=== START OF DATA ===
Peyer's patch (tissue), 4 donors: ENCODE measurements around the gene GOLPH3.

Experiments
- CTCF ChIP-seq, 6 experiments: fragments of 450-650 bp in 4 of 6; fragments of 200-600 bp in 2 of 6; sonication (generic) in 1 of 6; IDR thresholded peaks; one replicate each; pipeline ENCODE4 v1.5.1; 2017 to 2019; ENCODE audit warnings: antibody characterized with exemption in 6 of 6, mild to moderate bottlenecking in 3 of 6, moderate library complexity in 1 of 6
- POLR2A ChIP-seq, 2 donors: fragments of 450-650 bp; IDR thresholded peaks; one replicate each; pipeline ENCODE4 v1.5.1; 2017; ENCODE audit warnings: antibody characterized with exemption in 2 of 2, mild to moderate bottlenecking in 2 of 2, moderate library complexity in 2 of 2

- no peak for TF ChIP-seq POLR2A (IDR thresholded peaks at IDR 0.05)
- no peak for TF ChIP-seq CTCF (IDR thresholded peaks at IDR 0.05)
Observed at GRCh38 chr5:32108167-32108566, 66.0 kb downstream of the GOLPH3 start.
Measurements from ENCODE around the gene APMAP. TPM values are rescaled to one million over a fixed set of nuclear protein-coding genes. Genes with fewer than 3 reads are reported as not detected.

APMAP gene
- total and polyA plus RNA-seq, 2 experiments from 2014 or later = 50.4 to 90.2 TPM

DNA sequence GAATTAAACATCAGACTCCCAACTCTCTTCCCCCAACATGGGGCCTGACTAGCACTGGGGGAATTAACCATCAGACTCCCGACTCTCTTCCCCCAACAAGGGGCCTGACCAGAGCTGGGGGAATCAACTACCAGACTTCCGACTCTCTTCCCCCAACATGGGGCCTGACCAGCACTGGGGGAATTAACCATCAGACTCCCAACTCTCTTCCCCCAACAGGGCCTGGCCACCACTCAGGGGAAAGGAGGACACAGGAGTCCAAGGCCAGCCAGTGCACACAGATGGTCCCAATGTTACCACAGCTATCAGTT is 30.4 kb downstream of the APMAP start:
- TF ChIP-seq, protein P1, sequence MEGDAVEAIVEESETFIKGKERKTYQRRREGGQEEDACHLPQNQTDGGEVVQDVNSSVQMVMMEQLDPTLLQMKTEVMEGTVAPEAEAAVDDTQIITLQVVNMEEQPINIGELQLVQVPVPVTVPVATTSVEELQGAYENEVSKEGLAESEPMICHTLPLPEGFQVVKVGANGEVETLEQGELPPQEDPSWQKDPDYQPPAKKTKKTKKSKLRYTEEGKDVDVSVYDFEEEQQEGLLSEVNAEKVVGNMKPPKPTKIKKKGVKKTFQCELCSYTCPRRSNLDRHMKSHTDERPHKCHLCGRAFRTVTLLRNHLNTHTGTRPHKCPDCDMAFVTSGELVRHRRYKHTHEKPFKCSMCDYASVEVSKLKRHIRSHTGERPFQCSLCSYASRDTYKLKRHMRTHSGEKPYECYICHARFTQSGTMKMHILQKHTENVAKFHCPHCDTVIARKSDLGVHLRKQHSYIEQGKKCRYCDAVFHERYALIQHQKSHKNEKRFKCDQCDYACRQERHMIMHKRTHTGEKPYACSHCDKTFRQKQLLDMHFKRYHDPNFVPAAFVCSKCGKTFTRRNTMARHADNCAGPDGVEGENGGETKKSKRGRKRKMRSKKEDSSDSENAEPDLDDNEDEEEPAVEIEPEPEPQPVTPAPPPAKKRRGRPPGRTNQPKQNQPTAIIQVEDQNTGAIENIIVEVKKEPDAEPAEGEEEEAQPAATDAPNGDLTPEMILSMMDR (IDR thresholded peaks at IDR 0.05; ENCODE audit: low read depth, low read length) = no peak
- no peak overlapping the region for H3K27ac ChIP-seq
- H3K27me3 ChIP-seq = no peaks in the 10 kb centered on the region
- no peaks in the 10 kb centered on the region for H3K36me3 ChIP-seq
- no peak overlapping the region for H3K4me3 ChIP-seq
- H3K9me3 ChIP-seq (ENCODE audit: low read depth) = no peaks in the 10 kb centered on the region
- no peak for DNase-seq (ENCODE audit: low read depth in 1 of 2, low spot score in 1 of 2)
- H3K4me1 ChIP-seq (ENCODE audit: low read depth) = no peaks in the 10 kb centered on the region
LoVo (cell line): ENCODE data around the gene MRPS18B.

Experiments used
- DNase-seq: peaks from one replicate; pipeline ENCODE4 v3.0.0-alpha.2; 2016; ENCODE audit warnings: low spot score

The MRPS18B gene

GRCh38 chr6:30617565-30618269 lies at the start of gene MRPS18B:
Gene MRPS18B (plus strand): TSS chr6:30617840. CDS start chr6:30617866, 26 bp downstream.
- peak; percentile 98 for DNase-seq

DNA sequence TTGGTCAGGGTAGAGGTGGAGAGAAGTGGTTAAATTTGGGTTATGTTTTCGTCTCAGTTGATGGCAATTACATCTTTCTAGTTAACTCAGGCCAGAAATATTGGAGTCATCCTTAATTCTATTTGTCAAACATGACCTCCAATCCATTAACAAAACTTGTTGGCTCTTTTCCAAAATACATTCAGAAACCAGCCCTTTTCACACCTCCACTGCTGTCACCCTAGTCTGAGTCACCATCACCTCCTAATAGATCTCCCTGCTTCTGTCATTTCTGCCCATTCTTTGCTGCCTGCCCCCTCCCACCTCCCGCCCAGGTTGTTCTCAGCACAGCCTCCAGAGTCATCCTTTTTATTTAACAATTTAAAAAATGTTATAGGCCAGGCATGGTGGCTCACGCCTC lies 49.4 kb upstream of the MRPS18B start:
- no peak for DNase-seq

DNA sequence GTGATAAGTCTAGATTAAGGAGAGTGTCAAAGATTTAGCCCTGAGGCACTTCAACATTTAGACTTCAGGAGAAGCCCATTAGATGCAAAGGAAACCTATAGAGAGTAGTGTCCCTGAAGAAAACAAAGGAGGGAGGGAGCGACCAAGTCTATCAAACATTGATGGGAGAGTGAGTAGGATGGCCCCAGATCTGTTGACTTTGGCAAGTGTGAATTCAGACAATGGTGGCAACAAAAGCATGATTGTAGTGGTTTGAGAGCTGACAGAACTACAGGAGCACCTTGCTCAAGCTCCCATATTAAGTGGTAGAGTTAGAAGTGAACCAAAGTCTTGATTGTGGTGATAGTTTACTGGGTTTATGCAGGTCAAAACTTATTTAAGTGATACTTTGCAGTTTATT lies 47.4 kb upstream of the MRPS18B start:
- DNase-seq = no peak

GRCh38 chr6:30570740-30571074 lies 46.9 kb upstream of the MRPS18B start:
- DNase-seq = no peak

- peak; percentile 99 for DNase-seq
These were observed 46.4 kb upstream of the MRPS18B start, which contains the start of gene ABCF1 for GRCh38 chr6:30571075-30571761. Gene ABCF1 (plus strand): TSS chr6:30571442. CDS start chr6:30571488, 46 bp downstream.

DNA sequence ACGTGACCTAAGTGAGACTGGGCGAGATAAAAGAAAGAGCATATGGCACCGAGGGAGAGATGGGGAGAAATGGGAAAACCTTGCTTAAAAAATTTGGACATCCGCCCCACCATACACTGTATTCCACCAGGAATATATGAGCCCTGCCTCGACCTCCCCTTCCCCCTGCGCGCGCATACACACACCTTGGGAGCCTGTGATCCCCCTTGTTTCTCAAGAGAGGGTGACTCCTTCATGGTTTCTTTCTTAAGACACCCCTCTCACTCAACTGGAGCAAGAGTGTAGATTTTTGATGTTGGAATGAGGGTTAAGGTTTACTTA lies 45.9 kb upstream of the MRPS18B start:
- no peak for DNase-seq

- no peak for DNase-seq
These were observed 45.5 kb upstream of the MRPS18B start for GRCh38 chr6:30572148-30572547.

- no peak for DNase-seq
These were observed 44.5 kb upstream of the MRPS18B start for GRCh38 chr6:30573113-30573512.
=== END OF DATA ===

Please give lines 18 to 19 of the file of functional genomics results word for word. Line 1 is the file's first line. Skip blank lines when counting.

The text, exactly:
- no peak for DNase-seq (ENCODE audit: low read depth in 1 of 2, low spot score in 1 of 2)
- H3K4me1 ChIP-seq (ENCODE audit: low read depth) = no peaks in the 10 kb centered on the region